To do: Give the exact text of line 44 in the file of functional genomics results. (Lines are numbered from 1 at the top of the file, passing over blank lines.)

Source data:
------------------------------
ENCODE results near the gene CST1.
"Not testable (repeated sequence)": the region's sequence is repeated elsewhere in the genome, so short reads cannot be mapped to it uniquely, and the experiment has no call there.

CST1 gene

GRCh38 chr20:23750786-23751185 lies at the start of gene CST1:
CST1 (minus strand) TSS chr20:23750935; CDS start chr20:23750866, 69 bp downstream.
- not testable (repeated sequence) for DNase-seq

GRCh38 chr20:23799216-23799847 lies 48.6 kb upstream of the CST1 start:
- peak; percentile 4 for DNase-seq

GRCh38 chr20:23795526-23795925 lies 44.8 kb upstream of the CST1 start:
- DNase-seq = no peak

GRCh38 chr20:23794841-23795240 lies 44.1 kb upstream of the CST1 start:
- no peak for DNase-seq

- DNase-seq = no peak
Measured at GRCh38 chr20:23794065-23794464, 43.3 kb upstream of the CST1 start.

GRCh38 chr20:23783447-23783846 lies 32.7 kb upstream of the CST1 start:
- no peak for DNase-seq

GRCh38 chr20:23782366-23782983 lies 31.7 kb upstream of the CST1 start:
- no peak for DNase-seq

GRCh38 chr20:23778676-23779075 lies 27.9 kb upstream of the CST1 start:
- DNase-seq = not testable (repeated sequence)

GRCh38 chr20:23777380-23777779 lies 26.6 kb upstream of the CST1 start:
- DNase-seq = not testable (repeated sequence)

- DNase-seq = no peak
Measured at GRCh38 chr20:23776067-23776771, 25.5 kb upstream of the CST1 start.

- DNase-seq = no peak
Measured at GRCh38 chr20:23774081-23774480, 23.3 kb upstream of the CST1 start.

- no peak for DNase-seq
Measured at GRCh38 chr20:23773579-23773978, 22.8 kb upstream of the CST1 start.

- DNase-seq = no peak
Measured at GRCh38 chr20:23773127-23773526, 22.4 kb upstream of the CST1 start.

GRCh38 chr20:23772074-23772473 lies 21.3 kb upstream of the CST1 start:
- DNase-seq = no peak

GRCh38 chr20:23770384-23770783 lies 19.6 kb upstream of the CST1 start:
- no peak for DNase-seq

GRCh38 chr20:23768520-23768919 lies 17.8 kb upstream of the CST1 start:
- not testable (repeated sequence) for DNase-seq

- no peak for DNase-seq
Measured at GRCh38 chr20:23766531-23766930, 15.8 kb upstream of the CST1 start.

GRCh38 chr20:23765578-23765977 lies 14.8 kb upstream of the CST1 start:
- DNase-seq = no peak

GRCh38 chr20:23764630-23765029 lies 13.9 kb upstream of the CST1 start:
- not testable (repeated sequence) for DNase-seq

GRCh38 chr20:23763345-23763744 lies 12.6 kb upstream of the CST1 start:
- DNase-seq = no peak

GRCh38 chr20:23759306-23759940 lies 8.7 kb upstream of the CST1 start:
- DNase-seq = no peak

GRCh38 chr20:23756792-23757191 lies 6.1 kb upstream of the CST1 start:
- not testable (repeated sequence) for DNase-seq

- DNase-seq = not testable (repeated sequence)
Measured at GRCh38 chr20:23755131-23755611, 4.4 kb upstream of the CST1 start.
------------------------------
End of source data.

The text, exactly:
- DNase-seq = no peak